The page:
You can also find the markers of the figuring-it-out phase within older, more-established companies who have never seriously invested in their go-to-market machine. They might have a couple of sales reps and might even be tracking their results in a CRM, but they’re lacking the sort of clarity and direction they know they need. Clarity about who they should pursue. Clarity about how they’ll make a good first impression. And clarity about how they can get their their sales process to feel more predictable, repeatable, and authentic.

When you’re still in the figure-it-out phase, what you’re really trying to do is what one of my favorite business thinkers, Niko Canner, calls “finishing the work of founding the company.” It’s when you follow the advice of Dolly Parton and “figure out who you are and then do it on purpose.” It’s when you take the reason your business exists and the raw ingredients behind what’s already working and distill it all into something that you can start to do with a little more intentionality. Something that not only brings you more customers, but actually feels like you.

The figure-it-out phase is about filling the obvious gaps. Maybe you aren’t tracking or interrogating your pipeline. Maybe you don’t have one consistent message or pitch deck — or the one you do have needs a serious refresh. Maybe you’ve never started doing outbound, or attempting to upsell/cross-sell your products, or asking your existing customers for referrals. Sure, in the figure-it-out phase, you have some happy customers. What you don’t have yet is a plan or a process that answers the question “How can we go find more?”

What Matters Most In the Figuring-It-Out Phase

In this phase, you need a sales leader who can do multiple jobs and then quickly fire themself from those jobs. In the figure-it-out phase, your sales VP needs to commit to spending ~6 months or more establishing what a single quota-carrying sales rep does to create, work, and close deals. Then they need to teach that standard to the team that they hire. It’s a unique mix of excavation, content creation, experimentation, and lots of time spent listening to both teammates and customers — the two kinds of people who can help them stitch together the real story behind not only how the business works, but also the value that it can deliver.

If you’ve hired a big-company sales leader during the figure-it-out phase, I’m sorry, but you’ve almost certainly made a mistake. You don’t need someone to manage a 50-person team here. That’s hard, but it’s not this. You need someone who can jump in, get messy, create and close pipeline through quick cycles of trial-and-error, and then become an agent in their own rescue — documenting and building the minimum-viable-system that allows them to climb the ladder from doer to manager. These people are hard to find, period. But they’re impossible to find if you’re only looking inside of big technology companies. (More on that in Part II.)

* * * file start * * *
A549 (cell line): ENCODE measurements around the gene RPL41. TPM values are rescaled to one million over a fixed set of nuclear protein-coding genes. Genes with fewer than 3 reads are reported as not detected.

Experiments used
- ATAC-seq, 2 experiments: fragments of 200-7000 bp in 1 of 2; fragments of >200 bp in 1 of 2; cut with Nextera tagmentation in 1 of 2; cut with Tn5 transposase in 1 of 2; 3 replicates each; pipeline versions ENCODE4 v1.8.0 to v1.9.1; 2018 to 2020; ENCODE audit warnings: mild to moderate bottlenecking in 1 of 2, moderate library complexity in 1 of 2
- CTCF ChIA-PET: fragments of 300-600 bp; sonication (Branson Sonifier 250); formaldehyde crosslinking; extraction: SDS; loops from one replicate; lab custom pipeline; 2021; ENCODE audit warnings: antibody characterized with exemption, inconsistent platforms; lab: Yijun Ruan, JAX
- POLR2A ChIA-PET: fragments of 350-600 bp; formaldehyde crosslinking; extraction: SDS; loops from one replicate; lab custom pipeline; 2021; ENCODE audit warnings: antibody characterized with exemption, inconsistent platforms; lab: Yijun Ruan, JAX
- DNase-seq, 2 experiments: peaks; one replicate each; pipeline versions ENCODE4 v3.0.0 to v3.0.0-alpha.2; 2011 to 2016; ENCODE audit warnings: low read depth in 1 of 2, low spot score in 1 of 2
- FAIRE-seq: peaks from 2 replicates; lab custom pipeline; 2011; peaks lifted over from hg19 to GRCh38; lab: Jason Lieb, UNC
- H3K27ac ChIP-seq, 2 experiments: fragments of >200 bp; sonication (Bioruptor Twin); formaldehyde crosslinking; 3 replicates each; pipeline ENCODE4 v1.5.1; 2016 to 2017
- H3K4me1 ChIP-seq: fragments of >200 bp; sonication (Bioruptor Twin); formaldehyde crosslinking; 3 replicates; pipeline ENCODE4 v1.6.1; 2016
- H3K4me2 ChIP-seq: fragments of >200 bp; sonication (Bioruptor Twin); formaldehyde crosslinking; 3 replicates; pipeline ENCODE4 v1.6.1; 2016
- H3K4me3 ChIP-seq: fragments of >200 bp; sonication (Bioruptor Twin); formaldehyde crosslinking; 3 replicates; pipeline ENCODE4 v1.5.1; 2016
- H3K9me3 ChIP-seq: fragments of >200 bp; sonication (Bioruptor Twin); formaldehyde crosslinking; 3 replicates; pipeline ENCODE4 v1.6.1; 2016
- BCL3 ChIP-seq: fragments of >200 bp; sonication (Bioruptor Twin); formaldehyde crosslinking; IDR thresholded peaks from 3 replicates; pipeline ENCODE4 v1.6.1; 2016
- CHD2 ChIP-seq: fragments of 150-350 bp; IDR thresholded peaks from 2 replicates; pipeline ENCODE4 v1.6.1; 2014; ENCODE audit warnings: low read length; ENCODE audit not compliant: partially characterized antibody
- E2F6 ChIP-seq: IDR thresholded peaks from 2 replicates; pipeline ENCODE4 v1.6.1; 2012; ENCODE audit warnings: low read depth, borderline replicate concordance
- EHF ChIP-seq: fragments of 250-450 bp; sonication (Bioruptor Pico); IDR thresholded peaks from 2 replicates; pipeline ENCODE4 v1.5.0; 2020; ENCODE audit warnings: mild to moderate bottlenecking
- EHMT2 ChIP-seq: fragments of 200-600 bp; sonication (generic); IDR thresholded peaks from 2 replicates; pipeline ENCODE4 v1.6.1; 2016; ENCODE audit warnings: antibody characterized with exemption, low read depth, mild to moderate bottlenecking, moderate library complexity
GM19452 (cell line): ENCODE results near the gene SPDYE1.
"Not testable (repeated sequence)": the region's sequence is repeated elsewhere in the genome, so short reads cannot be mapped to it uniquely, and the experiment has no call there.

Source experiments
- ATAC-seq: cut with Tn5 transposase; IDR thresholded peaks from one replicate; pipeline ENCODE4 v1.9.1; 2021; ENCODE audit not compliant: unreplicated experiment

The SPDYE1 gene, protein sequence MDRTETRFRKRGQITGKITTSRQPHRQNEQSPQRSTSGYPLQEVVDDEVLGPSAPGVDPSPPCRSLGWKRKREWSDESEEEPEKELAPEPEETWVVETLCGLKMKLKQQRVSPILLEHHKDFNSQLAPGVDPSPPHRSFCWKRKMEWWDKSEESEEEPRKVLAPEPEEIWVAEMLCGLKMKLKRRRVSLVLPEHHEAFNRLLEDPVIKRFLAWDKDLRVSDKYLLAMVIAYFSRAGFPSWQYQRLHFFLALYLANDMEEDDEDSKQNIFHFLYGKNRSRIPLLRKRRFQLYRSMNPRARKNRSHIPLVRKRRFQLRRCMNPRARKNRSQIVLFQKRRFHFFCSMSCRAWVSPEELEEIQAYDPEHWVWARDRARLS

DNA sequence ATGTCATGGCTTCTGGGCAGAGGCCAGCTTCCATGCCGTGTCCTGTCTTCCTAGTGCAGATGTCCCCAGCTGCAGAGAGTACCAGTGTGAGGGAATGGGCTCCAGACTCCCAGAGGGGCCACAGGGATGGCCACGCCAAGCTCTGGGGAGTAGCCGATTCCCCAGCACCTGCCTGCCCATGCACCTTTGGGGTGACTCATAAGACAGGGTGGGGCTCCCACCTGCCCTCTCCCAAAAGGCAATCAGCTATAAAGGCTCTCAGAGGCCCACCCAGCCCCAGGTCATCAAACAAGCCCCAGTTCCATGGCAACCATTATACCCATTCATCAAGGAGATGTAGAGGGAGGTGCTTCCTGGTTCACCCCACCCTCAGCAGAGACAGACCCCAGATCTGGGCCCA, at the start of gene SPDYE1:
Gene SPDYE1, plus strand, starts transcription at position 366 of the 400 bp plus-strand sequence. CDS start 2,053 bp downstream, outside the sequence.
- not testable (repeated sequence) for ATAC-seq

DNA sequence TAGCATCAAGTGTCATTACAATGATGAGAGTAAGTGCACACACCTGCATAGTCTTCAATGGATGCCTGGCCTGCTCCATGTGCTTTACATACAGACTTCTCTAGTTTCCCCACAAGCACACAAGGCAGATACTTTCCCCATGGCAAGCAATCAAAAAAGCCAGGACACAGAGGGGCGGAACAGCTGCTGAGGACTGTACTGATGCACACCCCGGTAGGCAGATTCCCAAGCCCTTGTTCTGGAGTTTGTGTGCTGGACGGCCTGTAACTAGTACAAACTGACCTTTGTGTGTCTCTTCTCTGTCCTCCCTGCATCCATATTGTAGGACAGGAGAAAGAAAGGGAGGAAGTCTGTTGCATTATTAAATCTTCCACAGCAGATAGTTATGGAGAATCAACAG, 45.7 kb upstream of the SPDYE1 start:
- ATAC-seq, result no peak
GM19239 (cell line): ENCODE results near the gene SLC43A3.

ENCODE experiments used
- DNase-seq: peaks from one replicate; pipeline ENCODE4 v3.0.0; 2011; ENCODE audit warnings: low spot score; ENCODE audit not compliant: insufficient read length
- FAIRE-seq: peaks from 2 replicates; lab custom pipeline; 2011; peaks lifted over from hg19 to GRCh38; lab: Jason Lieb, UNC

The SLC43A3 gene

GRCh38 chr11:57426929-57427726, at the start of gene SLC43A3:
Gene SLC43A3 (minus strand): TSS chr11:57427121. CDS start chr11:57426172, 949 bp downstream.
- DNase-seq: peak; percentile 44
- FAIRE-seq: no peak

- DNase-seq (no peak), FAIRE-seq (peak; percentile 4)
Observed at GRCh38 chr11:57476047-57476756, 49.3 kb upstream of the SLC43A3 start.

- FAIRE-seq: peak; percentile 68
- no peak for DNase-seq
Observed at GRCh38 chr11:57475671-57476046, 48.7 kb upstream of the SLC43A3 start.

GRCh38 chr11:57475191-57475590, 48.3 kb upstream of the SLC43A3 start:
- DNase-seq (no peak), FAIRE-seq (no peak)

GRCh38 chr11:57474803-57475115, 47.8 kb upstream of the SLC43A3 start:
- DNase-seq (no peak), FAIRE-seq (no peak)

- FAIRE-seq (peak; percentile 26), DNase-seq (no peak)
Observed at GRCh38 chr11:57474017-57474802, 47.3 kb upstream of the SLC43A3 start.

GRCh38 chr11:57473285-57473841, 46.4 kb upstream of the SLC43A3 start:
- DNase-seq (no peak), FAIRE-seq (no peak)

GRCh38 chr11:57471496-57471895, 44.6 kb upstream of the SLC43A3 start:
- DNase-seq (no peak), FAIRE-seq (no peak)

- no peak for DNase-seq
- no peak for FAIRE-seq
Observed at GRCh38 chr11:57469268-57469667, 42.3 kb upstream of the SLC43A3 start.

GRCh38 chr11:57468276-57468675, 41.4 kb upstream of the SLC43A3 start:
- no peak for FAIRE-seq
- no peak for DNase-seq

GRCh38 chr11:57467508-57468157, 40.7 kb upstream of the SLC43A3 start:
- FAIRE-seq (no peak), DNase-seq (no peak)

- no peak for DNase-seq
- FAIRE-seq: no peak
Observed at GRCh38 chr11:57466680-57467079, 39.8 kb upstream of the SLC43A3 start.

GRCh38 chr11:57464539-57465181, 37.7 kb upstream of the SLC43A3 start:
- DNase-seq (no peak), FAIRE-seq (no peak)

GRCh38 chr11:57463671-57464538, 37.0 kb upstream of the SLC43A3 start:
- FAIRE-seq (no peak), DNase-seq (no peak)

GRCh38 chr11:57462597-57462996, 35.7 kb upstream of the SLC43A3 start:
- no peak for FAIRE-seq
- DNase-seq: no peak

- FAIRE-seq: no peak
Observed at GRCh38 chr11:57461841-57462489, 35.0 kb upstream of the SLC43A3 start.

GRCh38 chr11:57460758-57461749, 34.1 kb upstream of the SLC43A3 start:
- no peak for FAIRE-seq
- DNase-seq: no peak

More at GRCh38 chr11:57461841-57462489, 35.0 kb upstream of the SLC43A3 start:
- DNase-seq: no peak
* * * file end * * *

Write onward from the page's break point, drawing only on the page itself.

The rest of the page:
Phase 2: Fixing It Up

This is the phase where your go-to-market machine needs a tune-up. Maybe your growth has stalled out. Maybe you’ve lost ground to competition. Or maybe you’ve pulled up after a few years of work and realized that you’ve picked up some extra baggage along the way. People that aren’t quite the right fit. Processes that have been left to decay. And an accumulation of little inefficiencies that, after a while, start to drag down your results. “This isn’t good enough. We need a reset,” you think. “We need a better way.”

That feeling — whether expressed aloud or nagging at you silently — is the sign that you might be in the fixing-it-up phase.

The difference between figuring-it-out and fixing-it-up is all about the value of a good diagnosis. Even if you nail it, a good diagnosis isn’t that useful in the figuring-it-out phase. You already know that what you’ve got isn’t that great. You’re fully aware of the gaps. You just haven’t gotten around to filling them yet (probably because you’ve done just fine living off early wins, word-of-mouth, and referrals from your happy customers).

In the fixing-it-up phase, you’re further ahead. Here, you’ve spent time and money building out your sales team, and you know that at least some of it is working. But (and here’s the key) you’re not quite sure what’s working, what isn’t, and (most importantly) where the biggest problem is. Before you change things, you need to decide what needs fixing first. A good diagnosis is the unlock a fix-it-up situation demands. As the saying goes, “The man who chases two rabbits catches neither.” The right sales leader at this stage will keep you focused — making a clear declaration that we should chase this rabbit instead of that one. And in doing so, they can transform what seems like a total, overwhelming overhaul into a smaller, more manageable tune-up.

What Matters Most In the Fixing-It-Up Phase

The most important quality of an effective sales leader in the fixing-it-up phase is the thing enables a strong diagnosis. I call this quality your managerial palate. A fix-it-up sales leader needs to have a strong sense of taste — a well-honed view on what good looks like. They need to have high standards and the means to detect where they are and aren’t being met. These are the people that can make quick, almost instinctual judgments about where the waste in your sales system is. They can listen to five calls with your reps and hone in on a short, clear list of improvement opportunities — the controllable, fixable things that, if we change them, will predictably lead to more at-bats, higher win-rates, or (ideally) both. They have the balanced ability to identify problems and communicate how they plan to solve them, all while bringing their peers on the management team along for the ride.